Ah, BYOD. How I love thee.
BYOD, or "Bring Your Own Device", gives me choices. I can use a device at work I actually like and am most effective with. (How did I ever get by without my iPad?)
But BYOD comes with challenges. Personal devices can be infected with malware. Once they're connected to an enterprise's network, they can be controlled by a bot master to hijack enterprise resources and wreak havoc as part of a botnet. The biggest risk is data exfiltration which can have serious consequences: loss of valuable intellectual property, unauthorized disclosure of personal and confidential information, and more.
Having mentioned bot masters and botnets, here's a primer on what these terms are. Many cyber criminals employ bot networks, commonly known as "botnets", as the instrument of choice to implement their malicious activities. Bots are simply software that runs autonomously over the Internet. Devices can be infected with malware that operates as a "bot", autonomously exploiting the network to conduct malicious activities. A botnet is a collection of bots in the control of a cyber criminal (the "bot master"). Botnets are used by cyber criminals for a variety of malicious purposes. For example, they might rent their botnet to perform distributed denial of service (DDoS) attacks against websites or they're tasked with penetrating enterprise defenses and looking for valuable data. Bot masters control botnets by providing them with instructions that dictate the malicious activities the bot undertakes. Bots receive instructions by communicating with a server controlled by the bot master, known as command and control (C&C).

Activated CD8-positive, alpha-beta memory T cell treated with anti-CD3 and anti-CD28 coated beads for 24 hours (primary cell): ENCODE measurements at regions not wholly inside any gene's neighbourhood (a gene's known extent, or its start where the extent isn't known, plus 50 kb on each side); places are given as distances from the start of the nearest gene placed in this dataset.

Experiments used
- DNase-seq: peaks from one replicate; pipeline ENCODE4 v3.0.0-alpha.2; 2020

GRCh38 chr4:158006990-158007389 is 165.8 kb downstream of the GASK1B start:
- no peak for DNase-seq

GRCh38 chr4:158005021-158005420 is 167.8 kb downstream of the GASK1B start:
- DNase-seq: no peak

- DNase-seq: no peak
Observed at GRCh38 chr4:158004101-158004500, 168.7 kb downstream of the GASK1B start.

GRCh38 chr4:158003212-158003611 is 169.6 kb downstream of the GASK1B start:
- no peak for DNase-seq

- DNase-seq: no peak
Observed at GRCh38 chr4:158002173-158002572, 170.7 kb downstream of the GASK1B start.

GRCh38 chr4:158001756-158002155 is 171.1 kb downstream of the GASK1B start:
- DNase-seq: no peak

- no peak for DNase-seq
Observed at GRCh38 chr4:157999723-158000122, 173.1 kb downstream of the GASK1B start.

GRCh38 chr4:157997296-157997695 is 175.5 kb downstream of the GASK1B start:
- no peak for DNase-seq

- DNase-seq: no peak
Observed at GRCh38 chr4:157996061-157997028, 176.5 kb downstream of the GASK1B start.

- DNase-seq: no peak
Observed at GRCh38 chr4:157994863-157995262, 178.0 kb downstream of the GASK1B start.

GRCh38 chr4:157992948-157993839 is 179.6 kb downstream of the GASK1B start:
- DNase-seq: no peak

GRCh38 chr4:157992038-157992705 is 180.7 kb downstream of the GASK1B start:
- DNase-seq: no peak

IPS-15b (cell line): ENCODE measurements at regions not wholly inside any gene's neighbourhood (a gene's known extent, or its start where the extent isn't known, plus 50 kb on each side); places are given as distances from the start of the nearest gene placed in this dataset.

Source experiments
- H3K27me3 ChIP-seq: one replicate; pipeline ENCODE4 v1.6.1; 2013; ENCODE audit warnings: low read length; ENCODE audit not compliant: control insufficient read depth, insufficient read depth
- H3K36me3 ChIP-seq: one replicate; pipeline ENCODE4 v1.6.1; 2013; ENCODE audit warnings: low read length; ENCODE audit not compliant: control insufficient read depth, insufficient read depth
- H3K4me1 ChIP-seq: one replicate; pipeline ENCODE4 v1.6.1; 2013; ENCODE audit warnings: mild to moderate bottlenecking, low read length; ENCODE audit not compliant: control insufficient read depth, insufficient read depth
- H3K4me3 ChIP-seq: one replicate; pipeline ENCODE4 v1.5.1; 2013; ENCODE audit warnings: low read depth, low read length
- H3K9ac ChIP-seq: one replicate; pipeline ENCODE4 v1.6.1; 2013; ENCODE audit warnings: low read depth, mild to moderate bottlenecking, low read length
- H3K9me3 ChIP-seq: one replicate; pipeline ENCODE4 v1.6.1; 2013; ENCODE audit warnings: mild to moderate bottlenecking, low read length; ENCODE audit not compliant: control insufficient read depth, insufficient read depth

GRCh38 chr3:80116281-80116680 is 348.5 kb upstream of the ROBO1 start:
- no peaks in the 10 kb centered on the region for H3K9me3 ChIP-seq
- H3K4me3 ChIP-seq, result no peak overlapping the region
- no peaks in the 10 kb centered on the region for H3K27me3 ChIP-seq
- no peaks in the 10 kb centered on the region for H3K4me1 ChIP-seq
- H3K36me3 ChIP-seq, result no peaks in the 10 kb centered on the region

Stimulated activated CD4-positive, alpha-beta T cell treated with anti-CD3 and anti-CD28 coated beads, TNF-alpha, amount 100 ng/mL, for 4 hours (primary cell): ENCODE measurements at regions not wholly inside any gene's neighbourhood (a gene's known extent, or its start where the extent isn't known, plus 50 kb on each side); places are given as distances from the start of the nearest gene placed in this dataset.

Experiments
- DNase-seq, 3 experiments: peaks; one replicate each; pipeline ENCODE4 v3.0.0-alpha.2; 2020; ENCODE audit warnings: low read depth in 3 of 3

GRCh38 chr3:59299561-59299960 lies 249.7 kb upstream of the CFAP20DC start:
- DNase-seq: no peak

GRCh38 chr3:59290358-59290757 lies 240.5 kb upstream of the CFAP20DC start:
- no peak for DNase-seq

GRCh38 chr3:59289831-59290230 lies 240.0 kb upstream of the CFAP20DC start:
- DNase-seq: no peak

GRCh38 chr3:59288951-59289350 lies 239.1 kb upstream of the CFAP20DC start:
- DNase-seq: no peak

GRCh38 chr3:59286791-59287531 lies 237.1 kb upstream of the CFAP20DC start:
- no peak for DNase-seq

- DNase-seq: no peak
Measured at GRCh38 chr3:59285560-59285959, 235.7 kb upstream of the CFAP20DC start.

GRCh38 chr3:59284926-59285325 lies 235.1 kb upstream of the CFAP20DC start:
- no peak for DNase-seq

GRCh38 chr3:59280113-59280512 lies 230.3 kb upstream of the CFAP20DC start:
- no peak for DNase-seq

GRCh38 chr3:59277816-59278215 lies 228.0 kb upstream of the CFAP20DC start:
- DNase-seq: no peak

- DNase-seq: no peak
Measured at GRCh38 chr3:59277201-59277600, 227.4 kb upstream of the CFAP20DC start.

What can an enterprise do? Should BYOD be banned? Not without revolt, likely. In part two I'll discuss a DNS-based approach you can use to reduce the risks of allowing BYOD on your network.
By Pat Barnes, Product Manager of Security Solutions at Nominum
|Cybersquatting||Policy & Regulation|
|DNS Security||Registry Services|
|IP Addressing||White Space|
Minds + Machines
Afilias - Mobile & Web Services